SEE: When in Rome

Posted on: June 18th, 2011

The Exhibition When in Rome Brings to Town Some of the Best Artists the Eternal City Has to Offer


Set within a backdrop recalling a decadent 1970s Roman nightclub, replete with mirrored walls and wine-red carpet, the group exhibition When in Rome (April 20-May 21, 2011) made its debut at the Italian Cultural Institute of Los Angeles this Wednesday, April 20. Presented by the DEPART Foundation, an arts organization dedicated to the development and support of innovative contemporary artists, with support from the Provincia di Roma, the exhibition showcased the work of two dozen Italian artists working in and around Rome, ranging not only in medium but in generation as well.

Curator Luca Lo Pinto, who is on the advisory board of DEPART as well as the editor of Nero magazine, didn’t want to create a show that focused exclusively on “young artists.” Instead, Lo Pinto began at square one: “I always want to start from the bottom, with the artworks.” Knowing what kind of work he wanted to include—a cross-section of artists working in Rome today, contextualized by the inclusion of older artists who were very influential on the current crop though not necessarily well known outside of Italy—dictated his selection process. Attempting to move away from the idea of presenting highlights from the current ‘art scene’ in Rome and eschew the limiting moniker of ‘hot young artists,’ When in Rome elicits a contemplative look at the interrelationships of past and present, featuring work by Alighiero Boetti, Emilio Prini, Gino De Dominicus, Caterina Nelli, Corrado Sassi, among others.

As mentioned, the main exhibition area was constructed to resemble (loosely) a 1970s Roman nightclub, a stage through which to present and experience the amalgam of painting, installation, conceptual art, performance, pop culture, cinema and music that currently enlivens the creative spectrum of Rome. Placed alongside work from preceding generations, the cultural frame of reference is expanded and enhanced. But for Lo Pinto, who himself lives and works in Rome, the type of visual stage wasn’t important—there just needed to be a theoretical one, a strategy relating back to L.A.’s Hollywood history. This way, one experiences the environment first, before the art. “The viewer is strongly attacked visually when they walk into the space,” says Lo Pinto. “They’re hit with the overall image then they zoom in to the specific works.”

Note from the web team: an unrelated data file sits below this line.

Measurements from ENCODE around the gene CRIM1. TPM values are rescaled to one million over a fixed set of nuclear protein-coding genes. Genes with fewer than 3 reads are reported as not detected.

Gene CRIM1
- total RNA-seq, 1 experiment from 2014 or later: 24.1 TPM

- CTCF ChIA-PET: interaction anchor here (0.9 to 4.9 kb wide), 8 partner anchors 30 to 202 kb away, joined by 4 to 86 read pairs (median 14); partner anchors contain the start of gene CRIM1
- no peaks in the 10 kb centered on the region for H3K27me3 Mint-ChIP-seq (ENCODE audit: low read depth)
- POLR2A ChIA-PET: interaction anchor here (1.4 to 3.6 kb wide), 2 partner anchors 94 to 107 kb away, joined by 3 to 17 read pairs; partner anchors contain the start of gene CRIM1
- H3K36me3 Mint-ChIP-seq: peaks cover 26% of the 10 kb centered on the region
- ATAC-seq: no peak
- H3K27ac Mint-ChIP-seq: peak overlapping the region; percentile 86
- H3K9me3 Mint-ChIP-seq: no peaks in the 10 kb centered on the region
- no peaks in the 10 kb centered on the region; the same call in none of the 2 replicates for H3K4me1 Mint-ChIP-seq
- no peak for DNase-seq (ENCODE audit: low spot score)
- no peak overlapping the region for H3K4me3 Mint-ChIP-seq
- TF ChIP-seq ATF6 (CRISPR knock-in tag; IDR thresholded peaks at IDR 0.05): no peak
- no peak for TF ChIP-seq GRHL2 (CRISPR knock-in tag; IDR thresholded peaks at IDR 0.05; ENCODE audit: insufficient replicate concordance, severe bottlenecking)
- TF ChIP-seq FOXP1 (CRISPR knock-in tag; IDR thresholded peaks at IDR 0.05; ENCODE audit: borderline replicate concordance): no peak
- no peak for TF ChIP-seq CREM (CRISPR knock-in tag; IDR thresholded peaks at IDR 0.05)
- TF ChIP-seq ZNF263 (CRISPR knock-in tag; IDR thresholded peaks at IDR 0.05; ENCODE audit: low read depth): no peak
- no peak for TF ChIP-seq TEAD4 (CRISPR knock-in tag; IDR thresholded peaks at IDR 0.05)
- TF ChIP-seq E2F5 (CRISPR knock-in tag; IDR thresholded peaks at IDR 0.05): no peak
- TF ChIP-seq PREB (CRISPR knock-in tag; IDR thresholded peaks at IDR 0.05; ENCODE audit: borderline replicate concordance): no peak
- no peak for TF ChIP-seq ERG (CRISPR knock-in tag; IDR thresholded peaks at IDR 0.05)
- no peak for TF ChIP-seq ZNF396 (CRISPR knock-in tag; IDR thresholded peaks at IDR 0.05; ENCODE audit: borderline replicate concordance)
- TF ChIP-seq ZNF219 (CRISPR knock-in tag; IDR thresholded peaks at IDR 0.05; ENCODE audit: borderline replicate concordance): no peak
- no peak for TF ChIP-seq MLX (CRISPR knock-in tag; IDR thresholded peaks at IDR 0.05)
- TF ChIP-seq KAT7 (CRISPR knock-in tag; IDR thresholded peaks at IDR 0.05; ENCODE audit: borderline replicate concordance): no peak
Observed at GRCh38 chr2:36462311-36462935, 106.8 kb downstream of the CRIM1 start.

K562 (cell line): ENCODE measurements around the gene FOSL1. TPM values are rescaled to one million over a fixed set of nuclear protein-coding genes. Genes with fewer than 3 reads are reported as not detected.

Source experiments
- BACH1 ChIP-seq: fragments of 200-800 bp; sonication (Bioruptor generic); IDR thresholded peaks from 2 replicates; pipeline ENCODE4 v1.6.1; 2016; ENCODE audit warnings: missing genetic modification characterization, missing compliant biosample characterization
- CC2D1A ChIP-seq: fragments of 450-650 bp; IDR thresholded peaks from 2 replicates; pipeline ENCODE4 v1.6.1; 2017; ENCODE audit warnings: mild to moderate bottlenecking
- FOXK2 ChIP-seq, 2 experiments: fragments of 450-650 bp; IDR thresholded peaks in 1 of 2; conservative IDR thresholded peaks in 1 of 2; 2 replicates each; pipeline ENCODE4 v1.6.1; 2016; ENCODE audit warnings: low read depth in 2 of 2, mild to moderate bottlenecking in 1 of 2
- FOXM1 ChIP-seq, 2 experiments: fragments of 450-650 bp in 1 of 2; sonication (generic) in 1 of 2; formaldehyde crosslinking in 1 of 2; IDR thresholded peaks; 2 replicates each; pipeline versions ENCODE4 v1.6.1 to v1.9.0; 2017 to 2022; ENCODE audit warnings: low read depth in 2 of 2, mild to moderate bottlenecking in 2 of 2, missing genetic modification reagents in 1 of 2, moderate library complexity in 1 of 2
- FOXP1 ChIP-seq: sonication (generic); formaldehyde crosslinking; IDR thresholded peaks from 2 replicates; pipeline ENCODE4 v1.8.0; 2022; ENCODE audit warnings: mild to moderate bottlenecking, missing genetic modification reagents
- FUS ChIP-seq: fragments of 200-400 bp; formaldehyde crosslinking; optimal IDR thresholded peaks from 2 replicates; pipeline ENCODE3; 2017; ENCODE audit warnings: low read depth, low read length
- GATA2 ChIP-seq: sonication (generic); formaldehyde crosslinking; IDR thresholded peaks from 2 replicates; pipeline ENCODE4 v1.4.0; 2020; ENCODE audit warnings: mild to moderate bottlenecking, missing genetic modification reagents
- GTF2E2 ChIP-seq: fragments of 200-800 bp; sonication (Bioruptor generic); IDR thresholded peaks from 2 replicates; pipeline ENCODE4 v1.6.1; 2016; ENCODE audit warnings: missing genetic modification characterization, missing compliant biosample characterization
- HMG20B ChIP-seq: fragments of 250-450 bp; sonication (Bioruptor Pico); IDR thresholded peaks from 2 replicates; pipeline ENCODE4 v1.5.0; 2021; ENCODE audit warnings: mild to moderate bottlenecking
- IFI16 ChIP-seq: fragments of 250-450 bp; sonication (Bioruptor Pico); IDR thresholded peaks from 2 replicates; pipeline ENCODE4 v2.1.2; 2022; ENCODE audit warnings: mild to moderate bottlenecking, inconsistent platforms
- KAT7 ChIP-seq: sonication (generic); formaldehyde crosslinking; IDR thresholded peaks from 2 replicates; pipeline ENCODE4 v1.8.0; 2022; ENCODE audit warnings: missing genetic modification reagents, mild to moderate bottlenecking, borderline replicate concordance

The juxtaposition of younger artists with artists from preceding generations is intended to create a second layer of interpretative meaning. Some highlights include photographs from the deserts of Morocco and Tunisia taken by Rä di Martino, who shot the remains of movie sets like those from Star Wars that were left like plastic ruins rotting in the sun (the artist will also debut a site-specific billboard in collaboration with LAXART as part of the exhibition); Elisabetta Benassi’s sound sculpture, which features the recording of a bird that mimics the sounds of a nearby mechanic shop; another sound-based work of a man laughing, which, played on repeat, is projected into the IIC’s courtyard, a reflexive gesture that causes the viewer/listener to question what exactly is being laughed at; Luigi Ontani’s Cristoforo Colombo photograph which documents the artist’s reenactment of the explorer’s voyage to America, carrying a published version of Columbus’s diary in his pocket from the door of Columbus’s home in Rome, on the airplane and to the corner of Columbus Circle and Central Park West in New York, all while dressed in 15th-Century garb; and the entryway of the IIC covered in hundreds of artworks available for visitors to remove and take with them, the one stipulation being that they are not valid works of art until they are burned.

Lo Pinto also incorporated several site-specific works ranging from plaster-casts of local Angeleno street corners to Luigi Ontani’s performance, AmenHammerAmeno, at the Hammer Museum at 5pm Wednesday night (April 20). Ontani’s performance, created specifically for this exhibition, begins with the artist leading a procession of thirteen multi-ethnic performers—cast from the student bodies of local universities like UCLA and CalArts, all clad in brightly colored graduation gowns (in response to the Hammer being administered by UCLA) and all hidden behind fantastical Balinese masks designed by Ontani (each takes six months to one year to complete by craftsmen in Bali)—from the Hammer Museum to the Italian Cultural Institute, which is around the corner in Westwood, physically uniting the two spaces for the exhibition. The procession/parade, which will be accompanied by three musicians, will return to the courtyard of the Hammer and end in a tableau vivant of the performers standing on a “stage” made from multi-colored flower petals. The score, inspired by the music of Benjamin Britten, was written by Matteo Nasini, another of the artists in the exhibition.

A film-screening series has also been curated and organized by Lo Pinto to further contextualize the exhibition’s works by presenting films and documentaries “that don’t deal with the imaginary of Rome,” but instead represent a tougher, dirtier side of the Eternal City. Lo Pinto intentionally selected films that shied away from Rome’s stereotypically carefree side in order to elucidate his own, multifaceted idea of the city while also providing a context for the art.

But why L.A.? Lo Pinto cites the idea of extended time as a common thread between the two cities. But what really resonates for Lo Pinto is that “Rome is like L.A. with ruins.”

 

by Alexis Johnson

Also see Documentarian Matt Tyrnauer on Valentino.

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